Meatless Monday: Locavore Lunch

This weekend they had some spinach at the Cary Downtown Farmers Market , which they haven’t had for a few weeks, and I was thinking about what spring dish could I use that for in my next Meatless Monday meal. As I loaded my basket with more beautiful local strawberries, it occurred to me that spinach salad with strawberries is a thing. It’s not a thing I’ve ever tried, because I tend not to like sweet fruit in a savory salad. But then, since we’ve been staying at home, I’m been experimenting more with my cooking. So I figured, why not try it?

As I was thinking about it, I decided to give myself an extra challenge: could I make my meal “locavore,” using only locally-produced ingredient? I like onions in my salad, and there are wonderful green onions at the Farmers Market right now…but what else? What would be a good protein to add to the mix?

Then I had an inspiration. I could use some of the delicious Maple View Farm whole milk to make fresh ricotta! That sounded like that would be just the right thing to round things out.

Of course, I would need ingredients for the dressing. While I couldn’t get that at the Farmers Market, I knew where to go. I did add one other purchase to my meal, however. We have a local winery that is just a couple of miles from my house called Chatham Hill Winery that was selling a lovely Pinot Grigio at the Farmers Market. I decided that would be a perfect wine pairing for my spinach salad.

Just half a block from the Farmers Market is a small shopping center called Ashworth Village, and one of the shops there is Peak Olive Oil, which sells their own specialty-flavored oils and vinegar. I had to call in my order and go pick it up later, but Saturday was such a beautiful day it was a pleasure to walk back downtown and pick up what I needed.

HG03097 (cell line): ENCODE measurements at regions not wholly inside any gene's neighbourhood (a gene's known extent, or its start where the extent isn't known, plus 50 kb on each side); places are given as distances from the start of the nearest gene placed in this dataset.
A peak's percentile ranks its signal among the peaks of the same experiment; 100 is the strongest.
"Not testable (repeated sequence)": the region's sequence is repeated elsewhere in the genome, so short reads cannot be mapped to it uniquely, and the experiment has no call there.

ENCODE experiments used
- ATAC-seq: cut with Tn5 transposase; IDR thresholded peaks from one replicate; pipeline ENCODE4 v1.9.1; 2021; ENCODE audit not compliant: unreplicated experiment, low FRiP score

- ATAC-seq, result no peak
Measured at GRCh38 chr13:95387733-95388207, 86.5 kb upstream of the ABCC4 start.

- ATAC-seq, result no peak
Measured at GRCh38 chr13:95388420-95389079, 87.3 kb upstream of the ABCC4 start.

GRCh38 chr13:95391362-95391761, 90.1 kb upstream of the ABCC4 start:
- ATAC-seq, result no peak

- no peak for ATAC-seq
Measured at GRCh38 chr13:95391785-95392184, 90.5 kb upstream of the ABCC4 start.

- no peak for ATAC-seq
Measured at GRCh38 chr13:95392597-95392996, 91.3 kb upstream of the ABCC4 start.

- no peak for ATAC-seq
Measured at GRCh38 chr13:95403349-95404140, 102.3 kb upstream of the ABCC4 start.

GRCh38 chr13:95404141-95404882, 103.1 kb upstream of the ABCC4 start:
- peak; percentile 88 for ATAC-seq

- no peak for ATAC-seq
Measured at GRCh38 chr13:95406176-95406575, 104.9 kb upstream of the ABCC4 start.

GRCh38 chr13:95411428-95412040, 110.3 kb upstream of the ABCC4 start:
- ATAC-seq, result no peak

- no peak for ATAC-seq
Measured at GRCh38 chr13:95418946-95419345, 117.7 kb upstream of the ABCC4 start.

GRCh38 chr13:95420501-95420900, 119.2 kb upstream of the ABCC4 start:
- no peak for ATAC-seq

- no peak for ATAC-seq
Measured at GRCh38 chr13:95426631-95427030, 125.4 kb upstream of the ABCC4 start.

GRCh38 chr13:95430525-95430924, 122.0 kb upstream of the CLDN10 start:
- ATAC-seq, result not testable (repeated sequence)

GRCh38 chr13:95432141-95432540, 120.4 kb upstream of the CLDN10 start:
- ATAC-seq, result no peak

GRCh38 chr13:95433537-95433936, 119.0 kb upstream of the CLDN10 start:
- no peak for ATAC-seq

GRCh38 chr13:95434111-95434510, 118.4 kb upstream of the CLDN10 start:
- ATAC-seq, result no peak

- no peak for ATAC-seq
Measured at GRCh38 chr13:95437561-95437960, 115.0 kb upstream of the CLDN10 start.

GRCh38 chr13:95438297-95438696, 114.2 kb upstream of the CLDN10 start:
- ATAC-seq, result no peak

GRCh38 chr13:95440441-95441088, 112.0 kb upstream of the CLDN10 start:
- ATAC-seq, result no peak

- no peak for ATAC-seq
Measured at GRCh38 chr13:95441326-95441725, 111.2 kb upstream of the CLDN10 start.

One of the tricky things of cooking TRULY locavore is that there is no local salt or pepper. It’s pretty hard for me to cook without those! So I figured I had to pick some oil and vinegars with some kick to substitute for, or at least cover up the lack of salt. I ended up making a vinaigrette with a blueberry ginger vinegar and, most excitingly, an olive oil infused with CHIPOTLE–one of my favorite spice additions. I thought that might make up for my lack of salt and pepper.

Making the ricotta was even easier than the yogurt (see my previous Meatless Monday post). I just heated up 1/2 gallon of milk to about 180 degrees (when it is bubbling all around the edges), then mixed in about 3 tablespoons of the vinegar. I stirred it gently until the milk had clumped into curds (which happened really quickly), then drained it in a colander covered by cheesecloth. I left it draining for about an hour, and–tah dah! I had fresh ricotta from local ingredients and no additives.

It’s recipes like this that make cooking seem like magic sometimes!

So for lunch, all I did was wash some spinach, strawberries, and a few green onions, tear them or slice them or chop them into appropriate sizes, make a dressing of 3 tablespoons of Chipotle olive oil to 1 tablespoon of the vinegar (which ended up being more than I needed, but I wanted the proportions to be correct), add about 1/4 cup of the ricotta…and there we were: Spinach Strawberry Ricotta Salad!

Made even better with a glass of wine:

So, full confession: this may not TECHNICALLY be locavore, because the grapes for the wine and vinegar and the olives were not grown locally. The winery makes a lot of its wine from grapes grown in the Western Piedmont (like around Winston Salem), so that at least North Carolina ingredients, but I don’t think anywhere in North Carolina has the climate to grow olives. But both are small local businesses with fantastic products, so I’m counting them.

It was a great challenge that worked out well. I really liked the salad, although I admit that I will probably add some salt and pepper and substitute a different vinegar the next time I make it. But there is nothing like pushing ourselves to take advantage of wonderful local produce and other food or beverage items, especially now a lot of us are doing a lot more cooking at home.

Thanks to Parker Farm, HS Howell Farms, and Queen B Farms/Maple View Farm for working so hard to produce and bring us all the major ingredients in the salad–and in many of my family’s meals.

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